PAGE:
|a scrap or morsel of food left at a meal.|
|an extraordinary or unusual thing, person, or event; an exceptional example or instance.|
|Khartoum or Khartum (kɑːˈtuːm)|
|the capital of the Sudan, at the junction of the Blue and the White Nile: with adjoining Khartoum North and Omdurman, the largest conurbation in the country; destroyed by the Mahdists in 1885 when General Gordon was killed; seat of the Anglo-Egyptian government of the Sudan until 1954, then capital of the new republic. Pop: 4 495 000 (2005 est)|
|Khartum or Khartum|
|Sudan (suːˈdɑːn, -ˈdæn)|
|1.||Former name (1899--1956): Anglo-Egyptian Sudan, French name: Soudan a republic in NE Africa, on the Red Sea: the largest country in Africa; conquered by Mehemet Ali of Egypt (1820--22) and made an Anglo-Egyptian condominium in 1899 after joint forces defeated the Mahdist revolt; became a republic in 1956; civil war has been waged between separatists, in the mainly Christian south, and the government since independence, apart from a period of peace (1972--83). It consists mainly of a plateau, with the Nubian Desert in the north. Official language: Arabic. Official religion: Muslim; there are large Christian and animist minorities. Currency: Sudanese pound or Sudani (replacing the Sudanese dinar in 2007). Capital: Khartoum. Pop: 34 333 000 (2004 est). Area: 2 505 805 sq km (967 491 sq miles)|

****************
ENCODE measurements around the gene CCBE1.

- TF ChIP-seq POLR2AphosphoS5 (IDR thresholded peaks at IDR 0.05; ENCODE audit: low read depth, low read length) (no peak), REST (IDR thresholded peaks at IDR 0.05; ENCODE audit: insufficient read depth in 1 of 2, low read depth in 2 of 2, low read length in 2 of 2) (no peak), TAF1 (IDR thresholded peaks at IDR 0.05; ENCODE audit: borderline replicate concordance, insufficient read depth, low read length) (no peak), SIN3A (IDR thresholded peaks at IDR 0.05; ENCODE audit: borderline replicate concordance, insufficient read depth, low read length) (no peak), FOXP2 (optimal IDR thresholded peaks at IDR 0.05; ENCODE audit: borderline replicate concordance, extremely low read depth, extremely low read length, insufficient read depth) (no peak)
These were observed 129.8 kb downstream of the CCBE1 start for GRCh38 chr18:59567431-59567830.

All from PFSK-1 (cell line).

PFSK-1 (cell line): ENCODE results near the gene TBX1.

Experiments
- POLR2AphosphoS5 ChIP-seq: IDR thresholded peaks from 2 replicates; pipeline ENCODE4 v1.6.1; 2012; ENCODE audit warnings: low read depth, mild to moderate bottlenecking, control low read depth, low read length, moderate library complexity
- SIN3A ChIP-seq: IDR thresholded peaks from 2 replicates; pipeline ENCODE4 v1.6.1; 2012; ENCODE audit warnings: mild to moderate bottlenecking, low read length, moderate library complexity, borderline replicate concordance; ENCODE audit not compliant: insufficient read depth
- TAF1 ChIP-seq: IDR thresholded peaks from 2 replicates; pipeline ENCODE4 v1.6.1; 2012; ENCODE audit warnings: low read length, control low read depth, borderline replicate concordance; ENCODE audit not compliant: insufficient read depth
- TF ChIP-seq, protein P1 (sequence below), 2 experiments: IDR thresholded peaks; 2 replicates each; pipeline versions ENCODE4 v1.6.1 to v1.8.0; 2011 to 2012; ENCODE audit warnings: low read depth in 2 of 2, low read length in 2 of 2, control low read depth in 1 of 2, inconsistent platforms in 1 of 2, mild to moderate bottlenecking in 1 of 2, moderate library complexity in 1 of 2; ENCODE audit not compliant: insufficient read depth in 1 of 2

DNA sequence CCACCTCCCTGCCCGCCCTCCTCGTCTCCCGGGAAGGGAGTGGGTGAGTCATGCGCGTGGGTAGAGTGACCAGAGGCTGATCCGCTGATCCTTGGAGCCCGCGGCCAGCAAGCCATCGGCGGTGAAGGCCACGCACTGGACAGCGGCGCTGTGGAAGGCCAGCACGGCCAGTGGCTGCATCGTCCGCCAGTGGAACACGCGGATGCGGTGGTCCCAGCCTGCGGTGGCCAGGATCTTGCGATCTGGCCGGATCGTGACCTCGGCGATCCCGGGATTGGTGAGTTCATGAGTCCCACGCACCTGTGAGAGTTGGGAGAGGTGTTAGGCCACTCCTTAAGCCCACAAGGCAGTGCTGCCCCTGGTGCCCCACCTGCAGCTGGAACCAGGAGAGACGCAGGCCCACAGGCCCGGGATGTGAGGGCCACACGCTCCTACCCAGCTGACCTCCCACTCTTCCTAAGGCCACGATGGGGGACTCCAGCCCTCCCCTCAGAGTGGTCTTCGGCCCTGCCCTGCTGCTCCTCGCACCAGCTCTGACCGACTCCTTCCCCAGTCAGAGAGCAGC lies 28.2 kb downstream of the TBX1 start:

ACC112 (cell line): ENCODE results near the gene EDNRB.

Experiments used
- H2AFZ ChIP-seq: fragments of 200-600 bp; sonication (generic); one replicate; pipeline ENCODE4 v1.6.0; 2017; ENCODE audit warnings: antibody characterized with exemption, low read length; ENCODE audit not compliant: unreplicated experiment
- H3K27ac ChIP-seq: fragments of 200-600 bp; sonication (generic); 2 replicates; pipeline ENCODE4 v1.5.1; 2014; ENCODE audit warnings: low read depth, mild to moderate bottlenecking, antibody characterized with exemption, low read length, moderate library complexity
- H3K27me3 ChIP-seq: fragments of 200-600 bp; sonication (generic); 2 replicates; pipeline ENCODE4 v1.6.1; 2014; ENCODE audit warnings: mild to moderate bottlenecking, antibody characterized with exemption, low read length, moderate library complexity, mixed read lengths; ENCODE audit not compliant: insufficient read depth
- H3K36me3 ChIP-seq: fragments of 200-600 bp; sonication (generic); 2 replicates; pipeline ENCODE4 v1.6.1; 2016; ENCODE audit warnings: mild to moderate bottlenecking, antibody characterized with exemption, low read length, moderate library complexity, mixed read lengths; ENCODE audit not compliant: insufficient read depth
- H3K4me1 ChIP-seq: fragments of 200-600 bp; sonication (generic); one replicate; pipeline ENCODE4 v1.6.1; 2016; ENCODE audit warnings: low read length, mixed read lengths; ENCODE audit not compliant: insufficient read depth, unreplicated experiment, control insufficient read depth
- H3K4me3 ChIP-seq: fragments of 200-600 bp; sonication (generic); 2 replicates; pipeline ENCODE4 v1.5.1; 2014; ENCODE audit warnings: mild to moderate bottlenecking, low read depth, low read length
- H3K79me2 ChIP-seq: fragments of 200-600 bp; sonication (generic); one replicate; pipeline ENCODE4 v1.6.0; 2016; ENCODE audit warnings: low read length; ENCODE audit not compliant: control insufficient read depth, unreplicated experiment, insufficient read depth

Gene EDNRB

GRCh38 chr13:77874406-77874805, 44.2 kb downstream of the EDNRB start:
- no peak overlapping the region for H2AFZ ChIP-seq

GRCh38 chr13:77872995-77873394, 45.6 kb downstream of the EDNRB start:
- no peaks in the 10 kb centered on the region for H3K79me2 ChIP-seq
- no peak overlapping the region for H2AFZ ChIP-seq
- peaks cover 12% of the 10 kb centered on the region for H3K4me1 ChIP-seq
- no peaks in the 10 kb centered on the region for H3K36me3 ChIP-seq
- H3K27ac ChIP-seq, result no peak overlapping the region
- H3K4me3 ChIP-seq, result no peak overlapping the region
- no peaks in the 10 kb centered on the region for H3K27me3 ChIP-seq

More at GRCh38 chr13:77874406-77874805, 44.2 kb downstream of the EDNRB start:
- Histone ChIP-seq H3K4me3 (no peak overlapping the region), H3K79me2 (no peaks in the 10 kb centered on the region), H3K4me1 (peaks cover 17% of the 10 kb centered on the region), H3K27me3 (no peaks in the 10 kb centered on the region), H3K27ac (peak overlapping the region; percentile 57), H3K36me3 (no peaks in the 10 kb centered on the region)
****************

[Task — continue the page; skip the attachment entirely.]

|2.||the Sudan a region stretching across Africa south of the Sahara and north of the tropical zone: inhabited chiefly by Negroid tribes rather than Arabs|
Republic in northeastern Africa, bordered on the north by Egypt; on the east by the Red Sea and Ethiopia; on the south by Kenya, Uganda, and Democratic Republic of Congo; and on the west by the Central African Republic, Chad, and Libya. Its capital is Khartoum, and its largest city is Omdurman.
Note: Sudan was under the joint rule of Britain and Egypt (though Britain exercised actual control) from 1899 to 1956.
Note: Recently, it has been plagued by famine and civil war.